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But when we shouted at the scene,

And hail'd the clear blue sky,
He stood quite still upon the bank,

And breathed a long, long sigh.

We ask'd him why he wept, mother,

Whene'er we found the spots Where periwinkles crept, mother, O'er wild forget-me-nots.

!” he said, while tears ran down As fast as summer showers, " It is because I cannot see

The sunshine and the flowers."

Ah me

Oh! that poor, sightless boy, mother,

He taught me that I'm blest;
For I can look with joy, mother,

On all I love the best.
And when I see the dancing stream,

And daisies red and white,
I kneel upon the meadow sod,
And thank my God for sight.

Eliza Cook.

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BIRDIE, birdie, quickly come !
Come and take this little crumb ;
Go and fetch your little brother,
And be kind to one another.

Birdie, sing a song to me,
I will very quiet be;
Yes, my birdie-yes, I will
Be so quiet, and so still.

Oh! so still, you shall not hear me ; Fear not, birdie, to come near me. Tell me, in your pleasant song, What you're doing all day long :

How you pass the rainy days,
Tell me all about your plays.
Have you lessons, birdie ? tell-
Do you learn to read and spell ?

Or just fly from tree to tree,
Where you will, at liberty-
Far up in the clear blue sky,
Very far, and very high?
Or in pleasant summer hours,
Do you play with pretty flowers ?
Birdie, is this all you do?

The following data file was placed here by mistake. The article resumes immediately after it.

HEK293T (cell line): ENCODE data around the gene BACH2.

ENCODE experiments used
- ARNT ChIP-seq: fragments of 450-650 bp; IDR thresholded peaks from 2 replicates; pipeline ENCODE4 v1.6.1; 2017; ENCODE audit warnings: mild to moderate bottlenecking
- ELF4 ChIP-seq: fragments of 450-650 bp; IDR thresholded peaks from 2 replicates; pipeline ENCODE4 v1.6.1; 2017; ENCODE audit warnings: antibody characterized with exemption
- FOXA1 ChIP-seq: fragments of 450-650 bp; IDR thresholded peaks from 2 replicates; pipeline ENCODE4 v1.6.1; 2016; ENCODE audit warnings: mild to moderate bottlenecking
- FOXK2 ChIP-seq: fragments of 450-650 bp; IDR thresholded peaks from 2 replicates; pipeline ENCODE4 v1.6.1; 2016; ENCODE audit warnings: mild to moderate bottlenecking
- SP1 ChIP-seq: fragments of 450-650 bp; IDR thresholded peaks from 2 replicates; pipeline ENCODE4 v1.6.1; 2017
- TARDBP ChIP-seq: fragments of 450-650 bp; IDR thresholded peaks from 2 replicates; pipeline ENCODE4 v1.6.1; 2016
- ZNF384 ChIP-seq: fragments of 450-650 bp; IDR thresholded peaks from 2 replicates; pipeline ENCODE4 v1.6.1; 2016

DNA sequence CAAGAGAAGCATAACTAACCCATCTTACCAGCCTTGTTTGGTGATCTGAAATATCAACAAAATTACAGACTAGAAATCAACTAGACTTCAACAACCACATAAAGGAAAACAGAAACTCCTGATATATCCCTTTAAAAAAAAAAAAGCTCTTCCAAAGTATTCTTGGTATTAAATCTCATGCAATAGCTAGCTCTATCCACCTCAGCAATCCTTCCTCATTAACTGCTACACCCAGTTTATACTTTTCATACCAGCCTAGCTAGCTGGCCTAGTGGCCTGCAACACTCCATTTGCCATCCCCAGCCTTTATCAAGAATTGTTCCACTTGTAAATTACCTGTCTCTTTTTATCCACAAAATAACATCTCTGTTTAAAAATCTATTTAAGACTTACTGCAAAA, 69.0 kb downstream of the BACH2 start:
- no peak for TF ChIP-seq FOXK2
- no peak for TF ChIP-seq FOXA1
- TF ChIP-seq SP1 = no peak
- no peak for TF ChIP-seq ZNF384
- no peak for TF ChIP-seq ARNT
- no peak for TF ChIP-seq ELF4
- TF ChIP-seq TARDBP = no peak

Then I wish that I were you.

ELIZA LEE FOLLEN,

PUSS,

“ COME, my pretty pussy,

And sit upon my knee,
I will give you buns so sweet,

And a cup of tea !"
Thank

you,

ma'am!” said pussy, In her dress of silk, “I don't care for buns and tea,

I'd rather have some milk."

INFANT'S MAGAZINE.

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To bed, to bed, my curly head,

To bed, and sleep so sweetly; Merry and bright with the morning light,

Be up and dress'd so neatly.

Then for a walk, and a pleasant talk,

About the birds and flowers ; And all the day, in work and play,

We'll pass the happy hours.

And then to bed, to rest the head,

And sleep until the morrow; May every day thus glide away,

Without a shade of sorrow.

ANON. THE CHILDREN'S HOUR.

BETWEEN the dark and the daylight,

When the night is beginning to lower, Comes a pause in the day's occupations,

That is known as the children's hour.

I hear in the chamber above me

The patter of little feet,
The sound of a door that is open'd,

And voices soft and sweet.

From my study I see, in the lamplight,

Descending the broad ball-stair, Grave Alice and laughing Allegra,

And Edith with golden hair. A whisper, and then a silence;

Yet I know by their merry eyes
They are plotting and planning together

To take me by surprise.
A sudden rush from the stairway,

A sudden raid from the ball,
By three doors left unguarded,

They enter my castle wall ! They climb up into my turret O'er the arms and back of

my If I try to escape they surround me;

They seem to be everywhere.

chair;

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